Saturday, July 19, 2014

Going into Gates Territory

Over in Seattle center you'll find fun things like the famous space needle, the EMP (a sort of SF museum housed in a 1950s vision of what 1990 would look like), and across the street from the EMP, an unassuming little building that houses the Bill and Melinda Gates Foundation Visitors Center. I sometimes tell you that I've read or watched something so you don't have to. Well, this time, I visited a place so that you don't have to.
Out front the sidewalk has some sculptures of books, vaccines and other good things, with quick data points on the big windows.
The center is free, and there's a front desk and pleasant welcome lady right there once you enter.
Then there's an entire room that's pretty much devoted to faces.
This face motif runs through the entire rest of the center. The entire space is open and clean, separated more into different sections than actual rooms. Each section has a family of displays, like this one
There's even a piece of display addressing the question of disagreement with the foundation's work, though it doesn't specifically name their education initiatives
One display focuses on education and vaccination. It includes one of several panels that can be toggled back and forth between two different talking heads.
 In this case, we have a choice between Melinda Gates on vaccinations or this guy on education (specifically, teacher effectiveness).
There were several panels that rotated quotes. I snapped shots of several of the education quotes.
Are students happy? Are they getting something of value? That's a really interesting pair of questions to answer, both relying on hugely subjective judgments. Happy by whose standards? Value as assigned by whom?
Well, that was back in 2012. I don't think charter operators ever got the memo.
Yes, projector Bill Gates is still saying this, even though real Bill Gates has since dropped the idea.
As is often the case, the key here is some form of standardization of students.
Interesting word here-- "assigned." Some Higher Authority just needs to put teachers where they should be (and the Higher Authority knows where that would be).

There are also several displays dedicated to getting drinkable water for folks all over the world, and some interactive displays for all ages. One offers folks a chance to offer their ideas about improving education. I admit that it was pure snark that led me to photograph this one, which was not working when we were there.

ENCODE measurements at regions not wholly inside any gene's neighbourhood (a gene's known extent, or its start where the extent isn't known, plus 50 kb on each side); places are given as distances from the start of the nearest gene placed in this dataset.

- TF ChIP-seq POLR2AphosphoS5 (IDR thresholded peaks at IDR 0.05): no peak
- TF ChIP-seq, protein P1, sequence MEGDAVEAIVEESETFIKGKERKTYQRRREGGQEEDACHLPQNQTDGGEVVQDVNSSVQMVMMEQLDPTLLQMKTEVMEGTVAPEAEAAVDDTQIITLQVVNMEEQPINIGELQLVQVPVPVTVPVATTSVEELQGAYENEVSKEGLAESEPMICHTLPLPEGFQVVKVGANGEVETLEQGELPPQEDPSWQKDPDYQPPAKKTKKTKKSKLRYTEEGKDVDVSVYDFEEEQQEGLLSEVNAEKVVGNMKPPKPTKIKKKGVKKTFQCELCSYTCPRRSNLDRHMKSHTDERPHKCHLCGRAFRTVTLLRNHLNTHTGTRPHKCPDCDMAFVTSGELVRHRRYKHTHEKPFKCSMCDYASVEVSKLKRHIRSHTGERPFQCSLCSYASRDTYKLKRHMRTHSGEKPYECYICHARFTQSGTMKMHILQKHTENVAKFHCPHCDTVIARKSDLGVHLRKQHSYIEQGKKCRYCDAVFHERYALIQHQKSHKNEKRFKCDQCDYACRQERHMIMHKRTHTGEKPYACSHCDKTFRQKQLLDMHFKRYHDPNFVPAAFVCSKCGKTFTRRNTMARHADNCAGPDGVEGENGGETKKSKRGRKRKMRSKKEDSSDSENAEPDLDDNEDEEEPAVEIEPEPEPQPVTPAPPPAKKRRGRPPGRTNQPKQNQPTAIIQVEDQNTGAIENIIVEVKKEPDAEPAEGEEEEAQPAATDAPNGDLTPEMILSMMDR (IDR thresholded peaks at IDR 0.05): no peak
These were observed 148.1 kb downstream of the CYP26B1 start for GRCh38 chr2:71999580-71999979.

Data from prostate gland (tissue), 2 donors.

The place in its entirety can be toured pretty quickly. It's modestly sized, not glitzy, and a little bit retro in style. It's hard to gauge whether it's the product of someone close to the Gates or a group of summer interns.

So, no, the visitors' center did not look like Darth Vader's lair or an evil mind-control facility. And I'm sure I could slam it for being a self-aggrandizing ego shrine, but if it didn't exist, I could slam the foundation for their secrecy or lack of transparency. So let's stipulate that if you hate the Gates Foundation, it's easy to spin the center to prove how awful they are, and move on.

It didn't particularly change my perception of Gates, which has never been that he is some sort of evil nefarious genius. When I read his writing and watch videos of him, I'm always left with two impressions:

1) This is a man who has been completely in charge of a large operation for basically his entire adult life. He literally has no idea how things work in a setting which people him aren't automatically going to follow his instructions. And he's pretty sure that people do as he says because he's right. I get no sense of a man who pays people to agree with him-- he pays people to get things done, and he knows what things need to be done. I think he's ruthless, but I don't think he's power hungry for the same reason that I am rarely food-hungry-- he has always had power, and when things interfere with it, it's like when you or I get a sleeve snagged on the corner of a desk. Just yank it free and move on.

It's instructive to look at his first run-in with DC (over the Microsoft monopoly issue). He's not outraged that he's being questioned. He's more puzzled-- I'm right, so why can't you guys see that I'm right? He's learned a lot since then about how to smooth his path, but he's not trying to take over the world-- he's just trying to get the world to see that he's right about what the world should do.